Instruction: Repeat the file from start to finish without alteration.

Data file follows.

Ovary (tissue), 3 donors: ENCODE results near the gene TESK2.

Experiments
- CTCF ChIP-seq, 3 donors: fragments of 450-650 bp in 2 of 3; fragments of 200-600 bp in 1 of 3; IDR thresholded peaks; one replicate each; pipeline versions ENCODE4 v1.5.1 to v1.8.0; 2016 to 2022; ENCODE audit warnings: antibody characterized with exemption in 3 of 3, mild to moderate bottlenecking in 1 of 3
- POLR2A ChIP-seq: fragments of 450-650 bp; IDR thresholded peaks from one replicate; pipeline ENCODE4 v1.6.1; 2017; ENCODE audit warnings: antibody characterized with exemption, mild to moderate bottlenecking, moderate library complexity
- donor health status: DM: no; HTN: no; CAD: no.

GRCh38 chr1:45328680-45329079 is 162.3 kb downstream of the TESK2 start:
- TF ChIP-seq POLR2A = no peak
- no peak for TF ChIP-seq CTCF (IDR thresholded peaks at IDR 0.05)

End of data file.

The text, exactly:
Ovary (tissue), 3 donors: ENCODE results near the gene TESK2.

Experiments
- CTCF ChIP-seq, 3 donors: fragments of 450-650 bp in 2 of 3; fragments of 200-600 bp in 1 of 3; IDR thresholded peaks; one replicate each; pipeline versions ENCODE4 v1.5.1 to v1.8.0; 2016 to 2022; ENCODE audit warnings: antibody characterized with exemption in 3 of 3, mild to moderate bottlenecking in 1 of 3
- POLR2A ChIP-seq: fragments of 450-650 bp; IDR thresholded peaks from one replicate; pipeline ENCODE4 v1.6.1; 2017; ENCODE audit warnings: antibody characterized with exemption, mild to moderate bottlenecking, moderate library complexity
- donor health status: DM: no; HTN: no; CAD: no.

GRCh38 chr1:45328680-45329079 is 162.3 kb downstream of the TESK2 start:
- TF ChIP-seq POLR2A = no peak
- no peak for TF ChIP-seq CTCF (IDR thresholded peaks at IDR 0.05)